Know Your Numbers for Heart Health

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Happy Heart Month! Heart disease remains the leading cause of death in the US, with too many associated comorbidities and high healthcare costs. The good news? You have so much more power to prevent heart disease than you may realize. So let’s focus on prevention.

The most common risk factors for heart disease are:

  • Chronic elevated blood pressure (hypertension)
  • Elevated cholesterol
  • BMI greater than 25
  • Smoking
  • Alcohol consumption
  • Inadequate diet

You also need to consider age and family history—yes, that’s true. But these factors are significantly offset when the previous six are addressed. You can substantially lower your risk through diet, exercise, and a healthy lifestyle. To better understand your personal heart disease risk, let’s look at the numbers. 

Body Mass Index

Body mass index (BMI) has historically been used to identify individuals at risk for chronic disease based on their height and weight. A BMI greater than 25 indicates that an individual is overweight. Greater than 30 is an indication of obesity, which is a chronic disease highly correlated with heart disease.

BMI has a problematic history (recently, the American Medical Association recognized issues with using BMI as a measurement due to its historical harm, its use for racist exclusion, and because BMI is based primarily on data collected from previous generations of non-Hispanic white populations). BMI is significantly correlated with the amount of fat mass in the general population but loses predictability when applied on the individual level. Relative body shape and composition differences across race/ethnic groups, sexes, genders, and age-span is essential to consider when applying BMI as a measure of adiposity.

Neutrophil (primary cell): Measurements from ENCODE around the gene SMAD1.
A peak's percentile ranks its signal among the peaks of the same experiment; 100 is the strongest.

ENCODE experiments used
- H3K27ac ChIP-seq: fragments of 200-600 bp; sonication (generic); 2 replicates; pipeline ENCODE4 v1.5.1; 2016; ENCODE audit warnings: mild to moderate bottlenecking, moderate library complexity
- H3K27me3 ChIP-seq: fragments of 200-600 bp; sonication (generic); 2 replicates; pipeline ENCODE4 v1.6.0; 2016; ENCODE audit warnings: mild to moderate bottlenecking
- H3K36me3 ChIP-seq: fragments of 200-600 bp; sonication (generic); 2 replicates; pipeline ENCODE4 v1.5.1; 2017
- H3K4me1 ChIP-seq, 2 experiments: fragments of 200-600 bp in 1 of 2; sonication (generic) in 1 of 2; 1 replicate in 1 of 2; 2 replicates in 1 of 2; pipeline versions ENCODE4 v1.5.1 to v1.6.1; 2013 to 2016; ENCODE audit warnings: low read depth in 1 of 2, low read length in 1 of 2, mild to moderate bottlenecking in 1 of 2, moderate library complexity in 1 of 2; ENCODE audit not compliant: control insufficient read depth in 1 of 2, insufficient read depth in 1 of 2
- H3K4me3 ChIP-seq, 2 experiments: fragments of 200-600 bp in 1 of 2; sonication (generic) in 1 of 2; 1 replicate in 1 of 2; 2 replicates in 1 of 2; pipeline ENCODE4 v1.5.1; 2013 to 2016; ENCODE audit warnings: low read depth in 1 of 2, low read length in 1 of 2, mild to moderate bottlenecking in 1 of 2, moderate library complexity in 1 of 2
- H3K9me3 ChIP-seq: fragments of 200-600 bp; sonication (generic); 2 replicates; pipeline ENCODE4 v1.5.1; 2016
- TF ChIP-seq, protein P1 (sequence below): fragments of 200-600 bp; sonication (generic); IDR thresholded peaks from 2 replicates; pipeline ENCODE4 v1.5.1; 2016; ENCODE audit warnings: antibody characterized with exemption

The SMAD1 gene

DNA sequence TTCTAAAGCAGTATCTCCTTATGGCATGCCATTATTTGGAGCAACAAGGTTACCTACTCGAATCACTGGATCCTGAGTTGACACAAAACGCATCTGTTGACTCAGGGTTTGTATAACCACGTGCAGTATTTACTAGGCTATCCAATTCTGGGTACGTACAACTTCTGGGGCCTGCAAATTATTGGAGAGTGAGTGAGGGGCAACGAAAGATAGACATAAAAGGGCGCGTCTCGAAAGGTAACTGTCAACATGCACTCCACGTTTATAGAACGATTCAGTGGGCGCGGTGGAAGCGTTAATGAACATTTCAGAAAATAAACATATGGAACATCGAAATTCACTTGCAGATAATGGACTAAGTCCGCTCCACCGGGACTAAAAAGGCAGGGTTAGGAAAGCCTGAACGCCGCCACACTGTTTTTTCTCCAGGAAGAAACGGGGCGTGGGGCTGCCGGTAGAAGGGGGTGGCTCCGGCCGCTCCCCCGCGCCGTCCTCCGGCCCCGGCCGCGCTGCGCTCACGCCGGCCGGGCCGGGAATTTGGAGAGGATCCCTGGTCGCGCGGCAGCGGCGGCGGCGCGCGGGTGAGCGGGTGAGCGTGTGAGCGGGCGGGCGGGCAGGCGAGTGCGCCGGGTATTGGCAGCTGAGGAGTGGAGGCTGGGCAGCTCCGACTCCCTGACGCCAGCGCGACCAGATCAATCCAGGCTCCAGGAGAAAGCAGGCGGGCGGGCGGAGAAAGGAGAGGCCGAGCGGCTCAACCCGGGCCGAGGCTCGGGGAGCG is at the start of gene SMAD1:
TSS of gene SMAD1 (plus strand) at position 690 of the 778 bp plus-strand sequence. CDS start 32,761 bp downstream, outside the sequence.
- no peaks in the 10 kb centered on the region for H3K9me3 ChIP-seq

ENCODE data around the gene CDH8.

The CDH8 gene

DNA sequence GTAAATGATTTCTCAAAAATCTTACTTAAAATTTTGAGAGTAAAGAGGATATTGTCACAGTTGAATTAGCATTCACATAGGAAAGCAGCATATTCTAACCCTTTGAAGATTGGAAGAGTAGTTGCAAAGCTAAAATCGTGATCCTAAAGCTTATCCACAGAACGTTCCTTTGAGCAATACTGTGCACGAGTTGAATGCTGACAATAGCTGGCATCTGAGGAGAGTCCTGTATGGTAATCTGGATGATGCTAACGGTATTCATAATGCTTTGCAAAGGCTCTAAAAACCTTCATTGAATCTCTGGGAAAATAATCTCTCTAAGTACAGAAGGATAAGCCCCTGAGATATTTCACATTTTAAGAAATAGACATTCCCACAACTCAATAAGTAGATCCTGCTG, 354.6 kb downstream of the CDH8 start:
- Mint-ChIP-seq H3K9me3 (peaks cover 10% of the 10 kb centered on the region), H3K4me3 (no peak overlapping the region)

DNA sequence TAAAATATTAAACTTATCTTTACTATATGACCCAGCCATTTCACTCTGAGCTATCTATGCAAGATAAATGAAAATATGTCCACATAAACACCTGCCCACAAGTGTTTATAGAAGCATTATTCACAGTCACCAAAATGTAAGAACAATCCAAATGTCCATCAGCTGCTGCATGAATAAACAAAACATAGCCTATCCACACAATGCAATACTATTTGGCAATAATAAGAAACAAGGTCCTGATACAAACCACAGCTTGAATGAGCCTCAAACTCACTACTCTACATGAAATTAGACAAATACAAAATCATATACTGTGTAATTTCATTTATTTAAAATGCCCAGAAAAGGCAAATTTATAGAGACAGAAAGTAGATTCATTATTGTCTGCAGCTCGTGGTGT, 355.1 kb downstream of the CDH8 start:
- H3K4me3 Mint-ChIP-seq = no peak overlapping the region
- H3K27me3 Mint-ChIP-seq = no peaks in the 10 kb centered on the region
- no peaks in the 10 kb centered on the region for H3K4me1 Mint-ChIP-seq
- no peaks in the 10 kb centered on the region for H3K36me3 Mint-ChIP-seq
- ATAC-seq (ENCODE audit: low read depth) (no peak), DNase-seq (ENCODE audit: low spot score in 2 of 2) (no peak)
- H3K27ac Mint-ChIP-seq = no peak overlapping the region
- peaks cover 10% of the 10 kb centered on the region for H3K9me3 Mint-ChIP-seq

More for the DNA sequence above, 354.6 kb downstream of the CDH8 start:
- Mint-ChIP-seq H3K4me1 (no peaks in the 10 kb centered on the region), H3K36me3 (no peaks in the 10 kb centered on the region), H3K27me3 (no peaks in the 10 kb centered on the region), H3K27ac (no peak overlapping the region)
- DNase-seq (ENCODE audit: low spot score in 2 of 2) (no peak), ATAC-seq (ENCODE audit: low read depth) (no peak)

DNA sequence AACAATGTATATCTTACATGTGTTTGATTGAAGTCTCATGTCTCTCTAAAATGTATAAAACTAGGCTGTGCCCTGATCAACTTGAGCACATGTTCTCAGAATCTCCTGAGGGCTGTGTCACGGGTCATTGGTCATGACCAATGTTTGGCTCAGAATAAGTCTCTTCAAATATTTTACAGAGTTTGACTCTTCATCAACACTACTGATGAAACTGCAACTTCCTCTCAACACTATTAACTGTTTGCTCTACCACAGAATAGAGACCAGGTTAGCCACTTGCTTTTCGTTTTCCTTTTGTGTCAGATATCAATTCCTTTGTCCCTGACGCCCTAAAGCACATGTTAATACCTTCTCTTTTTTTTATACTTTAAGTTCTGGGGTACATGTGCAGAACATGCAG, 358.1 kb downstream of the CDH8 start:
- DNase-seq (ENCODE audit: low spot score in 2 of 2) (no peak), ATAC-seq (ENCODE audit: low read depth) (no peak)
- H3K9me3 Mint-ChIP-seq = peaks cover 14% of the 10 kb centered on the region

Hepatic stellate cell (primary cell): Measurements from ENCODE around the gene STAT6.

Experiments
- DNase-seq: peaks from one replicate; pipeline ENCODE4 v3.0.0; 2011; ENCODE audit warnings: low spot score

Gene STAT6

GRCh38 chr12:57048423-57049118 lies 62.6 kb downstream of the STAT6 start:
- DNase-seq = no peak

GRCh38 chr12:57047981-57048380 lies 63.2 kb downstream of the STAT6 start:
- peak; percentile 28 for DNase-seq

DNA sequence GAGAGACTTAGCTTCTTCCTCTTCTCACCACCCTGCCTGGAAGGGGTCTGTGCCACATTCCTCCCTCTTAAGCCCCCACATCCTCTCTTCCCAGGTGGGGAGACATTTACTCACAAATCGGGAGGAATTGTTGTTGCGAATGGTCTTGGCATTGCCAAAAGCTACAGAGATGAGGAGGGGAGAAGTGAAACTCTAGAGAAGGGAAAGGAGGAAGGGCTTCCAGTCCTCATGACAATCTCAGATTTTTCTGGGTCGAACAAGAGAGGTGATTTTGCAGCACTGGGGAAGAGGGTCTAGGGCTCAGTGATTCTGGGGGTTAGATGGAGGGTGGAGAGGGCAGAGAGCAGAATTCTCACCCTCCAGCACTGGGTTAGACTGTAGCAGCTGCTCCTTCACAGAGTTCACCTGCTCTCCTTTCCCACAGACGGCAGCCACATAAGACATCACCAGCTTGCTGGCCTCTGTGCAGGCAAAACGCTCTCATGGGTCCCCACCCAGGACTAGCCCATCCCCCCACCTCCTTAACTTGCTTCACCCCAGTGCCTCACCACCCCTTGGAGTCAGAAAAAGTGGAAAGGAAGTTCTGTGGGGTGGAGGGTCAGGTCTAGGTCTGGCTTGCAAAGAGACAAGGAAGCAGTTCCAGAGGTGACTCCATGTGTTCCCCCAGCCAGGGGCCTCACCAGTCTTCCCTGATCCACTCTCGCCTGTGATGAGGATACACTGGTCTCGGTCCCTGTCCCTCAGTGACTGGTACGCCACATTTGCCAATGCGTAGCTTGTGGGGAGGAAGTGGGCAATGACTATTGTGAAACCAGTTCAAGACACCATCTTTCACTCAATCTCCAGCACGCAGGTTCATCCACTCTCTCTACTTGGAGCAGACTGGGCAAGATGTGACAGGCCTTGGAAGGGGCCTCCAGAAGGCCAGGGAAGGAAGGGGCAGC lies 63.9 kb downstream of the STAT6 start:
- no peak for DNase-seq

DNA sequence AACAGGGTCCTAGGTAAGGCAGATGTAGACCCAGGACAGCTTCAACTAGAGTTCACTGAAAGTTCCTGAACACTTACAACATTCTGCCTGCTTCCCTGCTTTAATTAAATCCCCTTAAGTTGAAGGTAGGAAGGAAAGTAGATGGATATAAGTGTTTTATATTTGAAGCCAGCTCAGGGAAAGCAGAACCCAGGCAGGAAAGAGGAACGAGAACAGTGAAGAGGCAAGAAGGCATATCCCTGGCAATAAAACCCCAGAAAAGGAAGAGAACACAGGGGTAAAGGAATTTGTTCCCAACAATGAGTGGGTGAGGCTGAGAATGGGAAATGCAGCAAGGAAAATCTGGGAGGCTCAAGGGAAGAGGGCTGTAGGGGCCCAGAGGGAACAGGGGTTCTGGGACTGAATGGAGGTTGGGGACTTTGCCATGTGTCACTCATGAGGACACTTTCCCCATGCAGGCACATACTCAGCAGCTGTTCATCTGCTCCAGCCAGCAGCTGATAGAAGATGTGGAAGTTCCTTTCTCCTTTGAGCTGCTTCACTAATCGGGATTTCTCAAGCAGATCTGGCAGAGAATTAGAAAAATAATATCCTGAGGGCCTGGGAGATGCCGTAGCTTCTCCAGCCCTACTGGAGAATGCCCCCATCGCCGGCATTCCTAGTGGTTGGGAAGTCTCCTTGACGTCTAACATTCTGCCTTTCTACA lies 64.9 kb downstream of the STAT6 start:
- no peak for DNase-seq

LDL Cholesterol

Elevated LDL cholesterol puts you at greater risk for heart attack and stroke. A healthy level of LDL cholesterol is below 100mg/dL. To lower LDL cholesterol, choose Guiding Stars earning foods and reduce your intake of saturated fat. Avoid high-fat meats, whole milk dairy, and coconut as much as possible.

HDL Cholesterol

Unlike LDL cholesterol, high HDL cholesterol is good (above 40mg/dL for men and above 50mg/dL for women). Increasing your activity level is the best way to raise your HDL cholesterol. To prevent it from declining, eat plenty of monounsaturated and polyunsaturated fats from nuts, seeds, fish, and plant-based oils.

Total Cholesterol

This is a measure of your combined HDL and LDL cholesterol. To reduce risk, aim to keep your total cholesterol below 200. Remember, this isn’t the same as dietary cholesterol, so no need to avoid foods with cholesterol like shrimp or eggs.


Elevated triglycerides (above 150 milligrams per deciliter (mg/dL), along with elevated LDL cholesterol, increase risk of heart disease. If your triglycerides are high, I strongly recommend moving toward a diet lower in saturated fat and simple carbohydrates. (Excessive carbohydrate intake can elevate triglyceride levels.)

Blood Sugar

Normal fasting blood sugar is between 70 mg/dL and 100 mg/dL. And while elevated blood sugar is not a marker for heart disease, it’s an important measurement to know. There is a common crossover between heart disease and diabetes. Having risk factors or being diagnosed with one of these chronic diseases increases your risk for the other. To protect yourself, eat fewer foods high in added sugar and instead seek a balanced diet rich in whole grains.

When it comes to lowering your risk of heart disease, having a partner by your side is essential. Luckily, Guiding Stars is here to support your health goals.